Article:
If you've listened to much blues in your life, you'll likely know "Mojo Hand" as a signature number of Lightnin' Hopkins. If you've seen photos of Hopkins on any LPs, the figure of "Blacksnake Brown" will seem familiar as well.

Since comparisons have been made inevitable, contrasts are also in order.

Blacksnake Brown is clearly not the Lightnin' Hopkins who'd played Carnegie Hall, frequently visited Berkeley, and lived until 1982. Eunice is jailed for the crime of looking like a besmirched white woman in a black neighborhood at night; Phillips, on the other hand:

In 1962 I was selected to participate in a summer voter registration program in Raleigh, North Carolina, administered by the National Students Association (NSA). [...] Our group, led by Dorothy Dawson (Burlage), wasn't large and the project was active only for that summer; but during the short time that we were in Raleigh, we managed to register over 1,600 African Americans, which, along with other voter registration programs in the state, surely helped pave the way for Obama's 2008 victory in North Carolina. [...] On the spur of the moment I'd taken part in a CORE-sponsored sit-in at the local Howard Johnson's as part of their Freedom Highways program, which took place the year after the Freedom Rides. [...] Our conviction was of course a fait accompli. We were given the choice of paying a modest fine or serving 30 days hard labor in prison; but the objective was to serve the time as prisoners of conscience, and so we did. In deference to my gender, I was sent to the Wake Co. Jail.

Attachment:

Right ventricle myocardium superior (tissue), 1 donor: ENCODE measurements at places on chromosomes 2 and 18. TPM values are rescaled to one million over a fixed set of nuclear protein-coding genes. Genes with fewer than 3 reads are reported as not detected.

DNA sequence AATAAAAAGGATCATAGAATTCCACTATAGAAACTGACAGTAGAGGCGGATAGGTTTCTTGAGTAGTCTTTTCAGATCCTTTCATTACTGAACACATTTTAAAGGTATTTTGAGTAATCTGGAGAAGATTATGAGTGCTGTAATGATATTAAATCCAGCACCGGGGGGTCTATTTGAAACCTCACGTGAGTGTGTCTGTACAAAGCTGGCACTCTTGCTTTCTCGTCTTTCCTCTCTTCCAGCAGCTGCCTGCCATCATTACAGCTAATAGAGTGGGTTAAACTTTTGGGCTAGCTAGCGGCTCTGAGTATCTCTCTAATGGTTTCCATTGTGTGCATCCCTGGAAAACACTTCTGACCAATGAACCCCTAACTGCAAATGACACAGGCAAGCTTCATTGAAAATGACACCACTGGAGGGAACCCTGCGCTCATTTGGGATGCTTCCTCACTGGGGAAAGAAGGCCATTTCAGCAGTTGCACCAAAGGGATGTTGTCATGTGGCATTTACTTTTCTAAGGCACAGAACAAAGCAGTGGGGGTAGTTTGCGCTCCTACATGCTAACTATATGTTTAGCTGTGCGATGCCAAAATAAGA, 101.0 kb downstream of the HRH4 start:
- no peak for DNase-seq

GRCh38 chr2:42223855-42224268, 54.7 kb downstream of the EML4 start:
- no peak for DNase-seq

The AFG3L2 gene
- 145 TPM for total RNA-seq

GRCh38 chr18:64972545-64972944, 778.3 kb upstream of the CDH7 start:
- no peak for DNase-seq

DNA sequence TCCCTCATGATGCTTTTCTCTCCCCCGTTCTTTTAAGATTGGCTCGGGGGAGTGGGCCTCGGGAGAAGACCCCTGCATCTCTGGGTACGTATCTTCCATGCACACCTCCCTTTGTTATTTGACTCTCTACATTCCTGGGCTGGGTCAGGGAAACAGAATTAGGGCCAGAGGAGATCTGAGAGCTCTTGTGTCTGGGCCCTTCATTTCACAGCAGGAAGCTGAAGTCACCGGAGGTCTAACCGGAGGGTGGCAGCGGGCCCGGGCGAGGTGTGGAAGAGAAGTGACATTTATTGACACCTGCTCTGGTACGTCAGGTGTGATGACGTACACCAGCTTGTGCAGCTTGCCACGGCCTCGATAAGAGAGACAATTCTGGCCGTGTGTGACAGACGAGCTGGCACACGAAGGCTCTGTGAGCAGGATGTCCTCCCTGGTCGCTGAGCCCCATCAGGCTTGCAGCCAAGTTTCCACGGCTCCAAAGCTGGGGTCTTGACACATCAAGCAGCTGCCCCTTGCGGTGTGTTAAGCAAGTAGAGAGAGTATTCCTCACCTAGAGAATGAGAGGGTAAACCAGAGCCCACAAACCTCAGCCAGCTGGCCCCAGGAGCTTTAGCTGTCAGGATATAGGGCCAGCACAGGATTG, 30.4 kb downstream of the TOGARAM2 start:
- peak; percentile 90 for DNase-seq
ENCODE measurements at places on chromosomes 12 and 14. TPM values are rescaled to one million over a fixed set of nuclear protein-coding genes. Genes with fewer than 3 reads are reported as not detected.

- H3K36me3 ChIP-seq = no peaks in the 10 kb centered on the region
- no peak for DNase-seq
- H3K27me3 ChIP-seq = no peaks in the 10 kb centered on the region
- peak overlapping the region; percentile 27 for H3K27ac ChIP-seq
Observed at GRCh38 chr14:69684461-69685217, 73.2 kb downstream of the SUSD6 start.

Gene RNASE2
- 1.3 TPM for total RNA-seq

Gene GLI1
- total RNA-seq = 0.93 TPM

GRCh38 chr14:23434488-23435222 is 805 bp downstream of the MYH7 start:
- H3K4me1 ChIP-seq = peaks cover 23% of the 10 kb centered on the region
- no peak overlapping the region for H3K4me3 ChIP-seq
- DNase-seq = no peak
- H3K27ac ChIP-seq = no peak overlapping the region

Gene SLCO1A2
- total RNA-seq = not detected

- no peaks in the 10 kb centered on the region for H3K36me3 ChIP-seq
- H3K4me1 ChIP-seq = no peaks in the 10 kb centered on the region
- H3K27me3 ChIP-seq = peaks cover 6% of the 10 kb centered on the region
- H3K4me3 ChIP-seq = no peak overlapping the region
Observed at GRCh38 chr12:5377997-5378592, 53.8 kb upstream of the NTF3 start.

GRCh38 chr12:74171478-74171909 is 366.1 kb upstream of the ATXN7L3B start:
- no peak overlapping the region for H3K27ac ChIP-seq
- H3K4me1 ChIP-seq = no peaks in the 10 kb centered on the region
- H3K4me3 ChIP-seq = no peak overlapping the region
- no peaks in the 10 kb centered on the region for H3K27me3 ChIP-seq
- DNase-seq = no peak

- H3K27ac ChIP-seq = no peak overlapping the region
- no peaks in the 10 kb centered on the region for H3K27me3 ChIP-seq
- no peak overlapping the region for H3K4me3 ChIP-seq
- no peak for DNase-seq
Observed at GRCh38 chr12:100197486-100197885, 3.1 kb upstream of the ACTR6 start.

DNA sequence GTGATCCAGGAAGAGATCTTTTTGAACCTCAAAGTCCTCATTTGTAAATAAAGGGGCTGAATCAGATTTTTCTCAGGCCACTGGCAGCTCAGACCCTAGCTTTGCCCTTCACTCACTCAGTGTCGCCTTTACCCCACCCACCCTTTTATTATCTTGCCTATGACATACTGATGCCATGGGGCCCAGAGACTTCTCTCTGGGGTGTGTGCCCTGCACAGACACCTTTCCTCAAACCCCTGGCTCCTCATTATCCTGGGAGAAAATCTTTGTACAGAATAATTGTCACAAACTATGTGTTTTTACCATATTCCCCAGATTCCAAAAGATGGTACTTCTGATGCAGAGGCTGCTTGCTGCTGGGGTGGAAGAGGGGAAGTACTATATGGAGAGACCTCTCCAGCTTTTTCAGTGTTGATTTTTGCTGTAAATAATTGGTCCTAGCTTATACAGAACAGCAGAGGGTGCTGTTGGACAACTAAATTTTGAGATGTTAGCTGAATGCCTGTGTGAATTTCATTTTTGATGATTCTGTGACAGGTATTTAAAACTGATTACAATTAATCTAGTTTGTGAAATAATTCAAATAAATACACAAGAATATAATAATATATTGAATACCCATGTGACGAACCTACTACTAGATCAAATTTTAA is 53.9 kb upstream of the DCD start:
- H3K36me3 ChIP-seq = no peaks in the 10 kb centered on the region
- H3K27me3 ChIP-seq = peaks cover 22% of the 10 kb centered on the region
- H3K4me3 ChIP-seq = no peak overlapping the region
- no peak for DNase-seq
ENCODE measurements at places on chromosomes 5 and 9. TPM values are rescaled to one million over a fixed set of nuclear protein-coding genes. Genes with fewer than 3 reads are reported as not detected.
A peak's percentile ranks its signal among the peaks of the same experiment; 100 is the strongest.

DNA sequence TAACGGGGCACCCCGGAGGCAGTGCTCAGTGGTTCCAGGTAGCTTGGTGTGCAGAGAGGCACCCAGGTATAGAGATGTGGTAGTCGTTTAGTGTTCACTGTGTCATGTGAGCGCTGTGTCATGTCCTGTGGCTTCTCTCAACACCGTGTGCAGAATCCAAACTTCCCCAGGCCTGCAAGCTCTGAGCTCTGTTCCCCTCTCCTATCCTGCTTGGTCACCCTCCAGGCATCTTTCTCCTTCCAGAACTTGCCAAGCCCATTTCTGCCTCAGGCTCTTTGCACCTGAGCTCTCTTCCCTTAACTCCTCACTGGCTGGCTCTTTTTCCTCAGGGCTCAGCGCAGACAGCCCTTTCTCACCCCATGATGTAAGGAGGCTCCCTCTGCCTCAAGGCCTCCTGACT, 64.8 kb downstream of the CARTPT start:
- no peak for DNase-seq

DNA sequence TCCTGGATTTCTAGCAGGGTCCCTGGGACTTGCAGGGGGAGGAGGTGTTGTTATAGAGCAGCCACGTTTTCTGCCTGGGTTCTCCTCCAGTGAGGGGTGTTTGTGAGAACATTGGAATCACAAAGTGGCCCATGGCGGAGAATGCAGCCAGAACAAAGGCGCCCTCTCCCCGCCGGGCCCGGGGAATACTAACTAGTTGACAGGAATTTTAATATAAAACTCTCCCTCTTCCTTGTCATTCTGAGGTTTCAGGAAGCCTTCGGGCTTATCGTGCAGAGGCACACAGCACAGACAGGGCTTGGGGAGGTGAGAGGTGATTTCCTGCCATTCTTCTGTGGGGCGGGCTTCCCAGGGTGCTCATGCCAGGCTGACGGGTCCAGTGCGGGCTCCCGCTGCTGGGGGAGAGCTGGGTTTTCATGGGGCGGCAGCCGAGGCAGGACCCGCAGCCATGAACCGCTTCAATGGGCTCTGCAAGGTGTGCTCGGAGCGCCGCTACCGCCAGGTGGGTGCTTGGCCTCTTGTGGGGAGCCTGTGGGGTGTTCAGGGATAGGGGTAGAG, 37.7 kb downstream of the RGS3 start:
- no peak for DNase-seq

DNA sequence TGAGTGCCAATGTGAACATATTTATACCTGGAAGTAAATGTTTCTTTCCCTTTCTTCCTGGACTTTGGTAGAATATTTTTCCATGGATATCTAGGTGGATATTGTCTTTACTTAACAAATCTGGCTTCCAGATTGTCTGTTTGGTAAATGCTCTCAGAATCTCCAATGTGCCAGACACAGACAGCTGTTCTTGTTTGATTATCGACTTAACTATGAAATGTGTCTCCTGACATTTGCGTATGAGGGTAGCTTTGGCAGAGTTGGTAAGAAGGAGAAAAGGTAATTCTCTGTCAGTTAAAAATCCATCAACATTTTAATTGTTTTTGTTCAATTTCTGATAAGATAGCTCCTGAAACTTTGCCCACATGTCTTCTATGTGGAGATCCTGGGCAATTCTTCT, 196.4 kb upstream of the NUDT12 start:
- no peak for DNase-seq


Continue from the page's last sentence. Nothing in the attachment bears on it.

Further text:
[...] Thus began a totally captivating 30 days an immersive intensive in which I got the kind of real-life education I could never have obtained otherwise.

This unexpectedly welcome "captivation" brings us back to Eunice, however, and thence to Eunice's own brush with voter registration programs:

“I don’t want to register.”

The boy shifted from one flat foot to another and scratched a festering pimple. “But ma’m, it’s important that you try and better your society. Can’t you see that?”

“No, I can’t.”

He paused a moment, and then proceeded. “Whatever your hesitation stems from, it is not good. It is necessary for us all to work together in obtaining the common goal of equality. It is not only equality in spirit; your living standards must be equal. Environment plays an important factor. You must realize also that it is not only your right but your duty to choose the people you wish to represent you in our government. If you do not vote you have no choice in determining how you will live.”

Eunice chuckled as she remembered Bertha back in the jail. She crinkled her eyes and laughed. “Well, sho is, ain’t it.”

In turn, that "festering pimple" suggests some animus drawn from outside the confines of the book. And in an interview immediately following the book's publication, its author came close to outright disavowal:

"I went to jail to see what it was like. I was in Raleigh on a voter registration drive. Somebody asked for restaurant sit-in volunteers sure to be arrested. I was not for or against the cause, I just wanted to go to jail." [...] Slender, with the long, straight hair, wearing the inevitable trousers, strumming the guitar, she also defies authority in her rush to individual freedom. She lives in steady rebellion against the comfortable escapist? atmosphere provided by her parents, both in professional fields and both successful. Her own backhouse, bedroom apartment, her transportation a Yamaha and a huge, black, 5-year-old Cadillac; her calm acceptance of her right to live as she pleases are all a part of the pattern of the new 1966 young.

(For the record, yes, I'm grateful that no one is likely to find any interview I gave at age 22, or to publish any mug shot of me at age 18.)